MMDA Modified Number Coding Scheme Explained

After the May 27 meeting of the Metro Manila Council (MMC), the Metropolitan Manila Development Authority (MMDA) announced that they’re implementing a modified number coding scheme for vehicles. This is in view of the placement of Metro Manila under general community quarantine (GCQ).

“Vehicles carrying more than one passenger, depending on the guidelines of the IATF on allowed passengers per type of vehicles, will be exempted from the [existing scheme],” MMDA general manager Jojo Garcia said. “We want the motorists to maximize the use of private vehicles on the road.”

MMDA modified number coding scheme guidelines

The new scheme was initially slated for a June 8 implementation, but was postponed until further notice as the Department of Transport (DOTr) is still making improvements in mass transport. As we await announcements, let’s understand more what the new MMDA number coding is about.

UVVRP: a refresher

In case you forget what the original number coding scheme was, here’s a little refresher: the united vehicle volume reduction program (UVVRP) is a scheme that prohibits drivers from driving their cars on certain days based on the last digit of license plate number or conduction sticker.

Under the scheme, you are prohibited from driving your vehicle from 7AM to 8PM based on the following schedule:

License plate / conduction sticker number ending Prohibited on
1 and 2

3 and 4 Tuesday
5 and 6 Wednesday
7 and 8 Thursday
9 and 0 Friday

However, the government needs to make changes to make sure that the UVVRP can control the flow of vehicles and get people where they need to be. After all, public utility buses and jeepneys (except point-to-point buses) are prohibited during GCQ. To accommodate this, the MMDA came up with a modified version of the number coding program.

(Read: How To Get An IATF RapidPass: Application Guidelines)

MMDA modified number coding: What’s new?

Under the modified UVVRP, the same rule still applies to vehicles—but with a little twist.

Garcia said that cars with more than one passenger can use the road even during their “coding” days. However, private vehicles need to follow the protocol of the Inter-Agency Task Force (IATF) on Emerging Infectious Diseases on the road.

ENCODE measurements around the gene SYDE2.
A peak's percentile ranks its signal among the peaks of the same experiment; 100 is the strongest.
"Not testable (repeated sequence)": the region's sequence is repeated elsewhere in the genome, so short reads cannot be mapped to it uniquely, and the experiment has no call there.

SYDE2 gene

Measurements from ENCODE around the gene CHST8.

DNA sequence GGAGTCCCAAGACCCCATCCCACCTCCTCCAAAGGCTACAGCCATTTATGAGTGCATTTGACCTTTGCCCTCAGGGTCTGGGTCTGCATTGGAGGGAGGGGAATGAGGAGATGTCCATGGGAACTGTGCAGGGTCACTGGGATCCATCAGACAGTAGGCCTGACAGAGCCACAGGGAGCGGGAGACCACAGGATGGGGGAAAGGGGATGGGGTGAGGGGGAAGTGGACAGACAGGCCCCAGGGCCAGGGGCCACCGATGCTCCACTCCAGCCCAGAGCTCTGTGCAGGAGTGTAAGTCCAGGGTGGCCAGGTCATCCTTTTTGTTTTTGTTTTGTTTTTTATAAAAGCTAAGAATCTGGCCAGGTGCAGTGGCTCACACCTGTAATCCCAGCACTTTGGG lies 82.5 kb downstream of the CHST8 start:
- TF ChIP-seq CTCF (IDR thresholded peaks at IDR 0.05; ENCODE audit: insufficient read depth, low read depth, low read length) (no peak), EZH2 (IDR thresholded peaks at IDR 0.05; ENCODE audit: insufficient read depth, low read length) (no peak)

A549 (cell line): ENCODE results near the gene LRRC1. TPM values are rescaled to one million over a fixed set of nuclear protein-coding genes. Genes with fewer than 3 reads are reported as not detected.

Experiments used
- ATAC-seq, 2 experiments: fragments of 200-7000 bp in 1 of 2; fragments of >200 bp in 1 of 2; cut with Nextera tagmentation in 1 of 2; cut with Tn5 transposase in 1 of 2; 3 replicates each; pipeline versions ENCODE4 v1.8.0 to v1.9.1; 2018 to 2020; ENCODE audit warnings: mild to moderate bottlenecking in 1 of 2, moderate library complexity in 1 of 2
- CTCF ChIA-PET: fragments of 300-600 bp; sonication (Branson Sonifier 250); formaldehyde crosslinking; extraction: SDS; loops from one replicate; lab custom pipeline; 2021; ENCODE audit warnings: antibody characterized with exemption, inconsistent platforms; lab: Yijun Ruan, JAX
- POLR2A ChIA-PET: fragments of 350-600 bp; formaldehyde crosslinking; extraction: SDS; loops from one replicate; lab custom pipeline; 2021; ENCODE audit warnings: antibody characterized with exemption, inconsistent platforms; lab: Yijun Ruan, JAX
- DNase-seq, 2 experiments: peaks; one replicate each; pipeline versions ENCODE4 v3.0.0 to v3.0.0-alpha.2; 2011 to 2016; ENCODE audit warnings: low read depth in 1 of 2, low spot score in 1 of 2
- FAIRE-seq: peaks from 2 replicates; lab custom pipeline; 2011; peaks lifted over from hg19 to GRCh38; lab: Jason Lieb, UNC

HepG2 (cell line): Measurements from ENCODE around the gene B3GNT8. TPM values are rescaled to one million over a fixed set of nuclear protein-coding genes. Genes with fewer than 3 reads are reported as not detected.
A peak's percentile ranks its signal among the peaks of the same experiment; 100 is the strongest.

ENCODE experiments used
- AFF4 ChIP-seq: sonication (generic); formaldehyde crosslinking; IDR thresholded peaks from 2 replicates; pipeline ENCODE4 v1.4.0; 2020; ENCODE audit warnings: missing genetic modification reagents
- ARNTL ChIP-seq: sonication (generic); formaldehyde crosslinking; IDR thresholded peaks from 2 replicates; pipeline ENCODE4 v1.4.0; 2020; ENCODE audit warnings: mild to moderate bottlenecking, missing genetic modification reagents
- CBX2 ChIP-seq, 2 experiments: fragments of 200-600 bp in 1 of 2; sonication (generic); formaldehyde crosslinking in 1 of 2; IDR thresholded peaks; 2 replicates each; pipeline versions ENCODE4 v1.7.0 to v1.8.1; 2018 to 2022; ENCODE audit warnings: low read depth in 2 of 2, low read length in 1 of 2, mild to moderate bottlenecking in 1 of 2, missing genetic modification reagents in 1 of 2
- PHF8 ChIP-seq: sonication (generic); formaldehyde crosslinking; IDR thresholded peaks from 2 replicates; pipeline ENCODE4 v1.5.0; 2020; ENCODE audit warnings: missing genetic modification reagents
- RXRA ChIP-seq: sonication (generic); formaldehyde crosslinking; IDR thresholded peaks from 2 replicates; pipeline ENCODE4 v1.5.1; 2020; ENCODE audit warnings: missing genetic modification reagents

First, the IATF only allows private car travel for essential trips. This includes, but is not limited to, the following: health workers, government employees, essential skeletal workforce employees, and workers of sectors permitted to operate during GCQ.

Second, private vehicles can only carry the following:

  • The driver
  • One passenger on the front passenger seat
  • Two passengers per row for front-facing seats

This means that if you drive a sedan, you can carry up to only three passengers with you. Mid-size sport utility vehicles can ferry up to six people if their models come with fold-flat seats. You get the idea. Also, all passengers must be deemed essential based on the criterion stated above.

What does it mean? Since the fate of public transportation is still in limbo—and it might not return anytime soon as the MMDA doesn’t want them to operate yet—people need to maximize the vehicles plying our roads.

Carpooling is highly encouraged but only if you follow the safety standards set by the IATF. And if you decide to carry more than just one passenger with you, the incentive is that you’re exempted from the number coding scheme.

This is better than your standard UVVRP because you being prohibited from driving your car is conditional, unlike in our regular coding scheme where it’s an absolute rule.

(Read: How To Get Your Car Insurance e-Policy During The MECQ And GCQ)

Exempted from number coding

Another salient point of the new coding system is the exemption of medical frontliners from the modified number coding scheme.

Under normal circumstances, the UVVRP applies to all vehicles and does not discriminate based on your industry. However, given that health sector workers are much needed at the moment, the MMDA doesn’t want them to be delayed by a simple traffic guideline.

“The MMDA understands the plight of the medical frontliners, so we want to assist them during this challenging time. We hope that by exempting them from the modified number coding scheme, we are helping to provide ease and convenience to their daily transport,” Garcia said.

Medical workers will simply have to show the following documents to prove that they’re really part of the health sector:

  • RapidPass (if your employer has issued you one already)
  • Company ID
  • Certificate of employment
  • Job order or contract of service

With these guidelines finally out, we have to bear in mind that we are still under community quarantine. That means we have to limit our drives to essential travel—no leisure activities, no social visits, and definitely no surprise mañanita for your friends or family.

(This post has been updated on May 30, 2020.)